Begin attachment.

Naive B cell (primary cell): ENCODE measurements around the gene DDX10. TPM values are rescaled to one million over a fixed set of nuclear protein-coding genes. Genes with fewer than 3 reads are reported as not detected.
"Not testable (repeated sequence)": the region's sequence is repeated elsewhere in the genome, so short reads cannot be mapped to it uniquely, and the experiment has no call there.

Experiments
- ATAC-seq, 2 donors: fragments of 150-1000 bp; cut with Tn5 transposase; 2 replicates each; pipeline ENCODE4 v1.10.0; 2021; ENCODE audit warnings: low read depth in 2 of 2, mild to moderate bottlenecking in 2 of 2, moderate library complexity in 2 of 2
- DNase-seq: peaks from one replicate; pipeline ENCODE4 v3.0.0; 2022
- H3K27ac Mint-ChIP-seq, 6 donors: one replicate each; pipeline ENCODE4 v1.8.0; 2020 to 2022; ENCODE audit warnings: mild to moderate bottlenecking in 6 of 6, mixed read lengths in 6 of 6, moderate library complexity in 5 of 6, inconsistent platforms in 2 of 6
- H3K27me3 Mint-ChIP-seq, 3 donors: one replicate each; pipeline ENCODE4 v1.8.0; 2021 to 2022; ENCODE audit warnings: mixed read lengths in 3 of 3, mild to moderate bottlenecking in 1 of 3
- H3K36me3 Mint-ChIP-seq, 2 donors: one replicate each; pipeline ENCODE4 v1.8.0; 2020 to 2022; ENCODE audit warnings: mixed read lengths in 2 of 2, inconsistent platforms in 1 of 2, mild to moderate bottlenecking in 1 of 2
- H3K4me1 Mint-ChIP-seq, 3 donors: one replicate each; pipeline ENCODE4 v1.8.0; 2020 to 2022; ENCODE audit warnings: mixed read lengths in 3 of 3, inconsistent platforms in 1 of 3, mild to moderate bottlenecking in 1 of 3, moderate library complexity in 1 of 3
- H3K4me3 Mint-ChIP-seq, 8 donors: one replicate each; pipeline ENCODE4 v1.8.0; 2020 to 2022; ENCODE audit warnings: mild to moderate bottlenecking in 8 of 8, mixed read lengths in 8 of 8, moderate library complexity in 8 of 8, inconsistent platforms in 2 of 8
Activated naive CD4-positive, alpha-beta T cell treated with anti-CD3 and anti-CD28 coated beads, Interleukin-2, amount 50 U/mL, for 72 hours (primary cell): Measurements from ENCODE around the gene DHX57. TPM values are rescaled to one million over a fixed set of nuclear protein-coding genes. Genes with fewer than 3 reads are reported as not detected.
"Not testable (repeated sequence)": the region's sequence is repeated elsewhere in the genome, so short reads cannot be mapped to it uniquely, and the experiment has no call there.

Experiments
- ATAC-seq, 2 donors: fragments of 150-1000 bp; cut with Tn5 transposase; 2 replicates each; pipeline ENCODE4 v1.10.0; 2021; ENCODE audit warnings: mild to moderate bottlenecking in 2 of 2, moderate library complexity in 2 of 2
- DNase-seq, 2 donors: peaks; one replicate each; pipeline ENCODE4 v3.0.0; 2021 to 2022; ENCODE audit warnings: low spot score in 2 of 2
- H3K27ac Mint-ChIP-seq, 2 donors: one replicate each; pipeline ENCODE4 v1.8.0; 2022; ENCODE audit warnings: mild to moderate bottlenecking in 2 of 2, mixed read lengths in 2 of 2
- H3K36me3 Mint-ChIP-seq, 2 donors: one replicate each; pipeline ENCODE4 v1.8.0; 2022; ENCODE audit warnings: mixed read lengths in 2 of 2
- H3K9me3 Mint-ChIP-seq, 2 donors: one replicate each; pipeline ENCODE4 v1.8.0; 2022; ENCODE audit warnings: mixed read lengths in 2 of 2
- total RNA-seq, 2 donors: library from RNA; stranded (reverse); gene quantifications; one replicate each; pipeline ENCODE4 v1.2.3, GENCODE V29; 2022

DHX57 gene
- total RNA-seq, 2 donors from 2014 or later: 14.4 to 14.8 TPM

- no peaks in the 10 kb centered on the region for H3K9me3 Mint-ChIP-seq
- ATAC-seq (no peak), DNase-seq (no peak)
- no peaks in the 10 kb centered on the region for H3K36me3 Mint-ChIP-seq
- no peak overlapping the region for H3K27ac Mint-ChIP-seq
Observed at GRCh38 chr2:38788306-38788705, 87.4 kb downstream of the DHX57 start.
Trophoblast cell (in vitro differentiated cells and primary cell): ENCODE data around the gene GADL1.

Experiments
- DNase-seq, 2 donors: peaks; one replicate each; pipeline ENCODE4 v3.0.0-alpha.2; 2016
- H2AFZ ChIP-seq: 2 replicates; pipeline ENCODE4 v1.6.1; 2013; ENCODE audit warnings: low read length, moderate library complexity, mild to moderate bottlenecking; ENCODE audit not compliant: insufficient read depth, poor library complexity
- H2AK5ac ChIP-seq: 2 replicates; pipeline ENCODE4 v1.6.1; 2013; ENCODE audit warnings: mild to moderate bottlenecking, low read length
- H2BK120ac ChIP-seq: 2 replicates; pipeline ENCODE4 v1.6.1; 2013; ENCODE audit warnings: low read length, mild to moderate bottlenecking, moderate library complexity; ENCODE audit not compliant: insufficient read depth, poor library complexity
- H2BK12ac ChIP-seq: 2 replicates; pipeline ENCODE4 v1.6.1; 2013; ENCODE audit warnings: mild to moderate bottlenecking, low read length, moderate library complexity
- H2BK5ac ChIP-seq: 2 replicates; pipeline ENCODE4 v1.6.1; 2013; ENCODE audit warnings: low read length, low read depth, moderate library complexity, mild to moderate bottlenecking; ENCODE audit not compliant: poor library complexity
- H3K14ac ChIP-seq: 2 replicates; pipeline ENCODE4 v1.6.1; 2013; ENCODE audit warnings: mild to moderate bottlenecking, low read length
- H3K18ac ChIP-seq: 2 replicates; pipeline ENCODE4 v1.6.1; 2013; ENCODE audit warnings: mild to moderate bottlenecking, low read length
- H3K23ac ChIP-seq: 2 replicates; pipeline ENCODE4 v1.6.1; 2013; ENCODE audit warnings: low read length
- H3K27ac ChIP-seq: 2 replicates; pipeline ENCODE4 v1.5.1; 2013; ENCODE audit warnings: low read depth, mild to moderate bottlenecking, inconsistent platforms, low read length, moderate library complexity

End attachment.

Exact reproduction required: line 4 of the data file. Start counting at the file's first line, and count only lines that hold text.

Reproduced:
- ATAC-seq, 2 donors: fragments of 150-1000 bp; cut with Tn5 transposase; 2 replicates each; pipeline ENCODE4 v1.10.0; 2021; ENCODE audit warnings: low read depth in 2 of 2, mild to moderate bottlenecking in 2 of 2, moderate library complexity in 2 of 2